You are under no obligation to deviate from the underlying order and its terms. If her visit is supposed to begin at 6pm pursuant to your order, then that is what controls. She must follow it. You can allow her the additional time if you so choose, and you do not need to worry about changing the order for a one time deviation from its terms. You should be careful however, in altering the terms of the order if you and the child's mother do not get along. Substantial changes to the order on your part may open the door for future modifications by the court which may not be in your favor.
As the court likes to say "The order is the order". That means that if the two of you do not agree on any changes to the order, be it one time or forever, then you must follow the order. Since you do not agree on a time change then the order must be followed as written.
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This advice is not meant to create an attorney-client relationship and is a general anwer to the question posed.
The short answer is 'no'.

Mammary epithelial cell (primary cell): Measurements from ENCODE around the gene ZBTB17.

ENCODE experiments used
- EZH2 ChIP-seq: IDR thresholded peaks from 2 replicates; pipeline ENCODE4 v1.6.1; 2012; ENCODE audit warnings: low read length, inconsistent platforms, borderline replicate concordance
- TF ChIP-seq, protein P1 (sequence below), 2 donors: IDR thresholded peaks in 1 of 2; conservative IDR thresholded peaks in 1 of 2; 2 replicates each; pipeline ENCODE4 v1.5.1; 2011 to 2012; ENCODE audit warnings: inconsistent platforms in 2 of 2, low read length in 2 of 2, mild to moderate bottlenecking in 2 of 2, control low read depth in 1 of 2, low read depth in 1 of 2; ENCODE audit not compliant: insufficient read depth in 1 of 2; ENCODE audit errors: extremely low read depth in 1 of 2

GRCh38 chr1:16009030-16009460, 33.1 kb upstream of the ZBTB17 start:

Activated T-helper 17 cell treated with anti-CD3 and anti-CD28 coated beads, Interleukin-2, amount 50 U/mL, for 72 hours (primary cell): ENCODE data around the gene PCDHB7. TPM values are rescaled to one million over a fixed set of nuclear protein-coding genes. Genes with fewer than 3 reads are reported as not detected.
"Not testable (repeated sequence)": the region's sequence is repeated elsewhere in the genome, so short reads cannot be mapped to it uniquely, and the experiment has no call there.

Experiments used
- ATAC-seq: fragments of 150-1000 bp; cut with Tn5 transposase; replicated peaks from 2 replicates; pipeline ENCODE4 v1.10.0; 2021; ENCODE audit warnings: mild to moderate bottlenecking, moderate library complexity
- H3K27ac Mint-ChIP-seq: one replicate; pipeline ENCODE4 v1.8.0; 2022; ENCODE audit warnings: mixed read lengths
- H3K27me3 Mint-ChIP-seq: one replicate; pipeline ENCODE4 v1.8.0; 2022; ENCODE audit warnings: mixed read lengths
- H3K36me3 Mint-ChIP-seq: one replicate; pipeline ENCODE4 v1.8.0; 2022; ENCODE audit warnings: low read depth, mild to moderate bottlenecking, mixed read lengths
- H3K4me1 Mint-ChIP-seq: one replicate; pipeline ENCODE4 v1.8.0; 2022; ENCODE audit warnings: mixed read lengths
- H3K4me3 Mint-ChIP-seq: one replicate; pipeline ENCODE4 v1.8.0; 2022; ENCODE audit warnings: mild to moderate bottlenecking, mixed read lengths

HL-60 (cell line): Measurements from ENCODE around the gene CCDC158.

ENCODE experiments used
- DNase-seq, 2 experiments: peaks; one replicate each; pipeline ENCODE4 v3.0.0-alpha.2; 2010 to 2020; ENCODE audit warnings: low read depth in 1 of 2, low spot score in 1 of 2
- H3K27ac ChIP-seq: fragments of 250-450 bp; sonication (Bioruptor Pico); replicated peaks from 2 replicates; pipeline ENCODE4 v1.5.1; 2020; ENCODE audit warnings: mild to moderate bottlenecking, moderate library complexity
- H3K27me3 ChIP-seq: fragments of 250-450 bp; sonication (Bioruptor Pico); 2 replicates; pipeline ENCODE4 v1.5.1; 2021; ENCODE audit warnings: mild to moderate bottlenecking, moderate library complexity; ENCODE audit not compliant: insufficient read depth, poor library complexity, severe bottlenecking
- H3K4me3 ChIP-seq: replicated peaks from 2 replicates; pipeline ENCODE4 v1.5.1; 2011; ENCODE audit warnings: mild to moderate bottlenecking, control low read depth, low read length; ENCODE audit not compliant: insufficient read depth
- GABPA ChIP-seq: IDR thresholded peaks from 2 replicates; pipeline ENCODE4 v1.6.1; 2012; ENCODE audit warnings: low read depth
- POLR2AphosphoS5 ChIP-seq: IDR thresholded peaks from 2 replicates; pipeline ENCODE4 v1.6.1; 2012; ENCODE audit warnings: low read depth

I do not like her aggressive stance in this matter. Have her file a petition to modify the order. However, be very careful when summoned to family court. Have a good lawyer represent you and have your diaries, calendars and notes all in order. The most important thing is not stipulate to added time.
I am an Attorney that represents children and issues like this crop up all the time. First and foremost is the Custody Order. She may not like it, but it is the controlling document. So, option one would be to follow your original plan notwithstanding the grief she gives you. In this example, she cannot take your son against your wishes.
Second option: You are welcome to deviate from the document if it makes sense and it is not routinely done. In this situation, and given the limited facts, perhaps it makes sense to allow your ex to take your son after school since she is going to have him at 6pm anyway. There may be a lot of back and forth driving to get the child to school, then to your house for the "plans" only the then transport him to your ex's house for her scheduled weekend visitation. If true, that can exhaust a five year old. If you do deviate, consider what another lawyer stated: if you routinely deviate from the Custody Order, your ex will have a good argument to amend the Custody Order if an when a new petition is filed.
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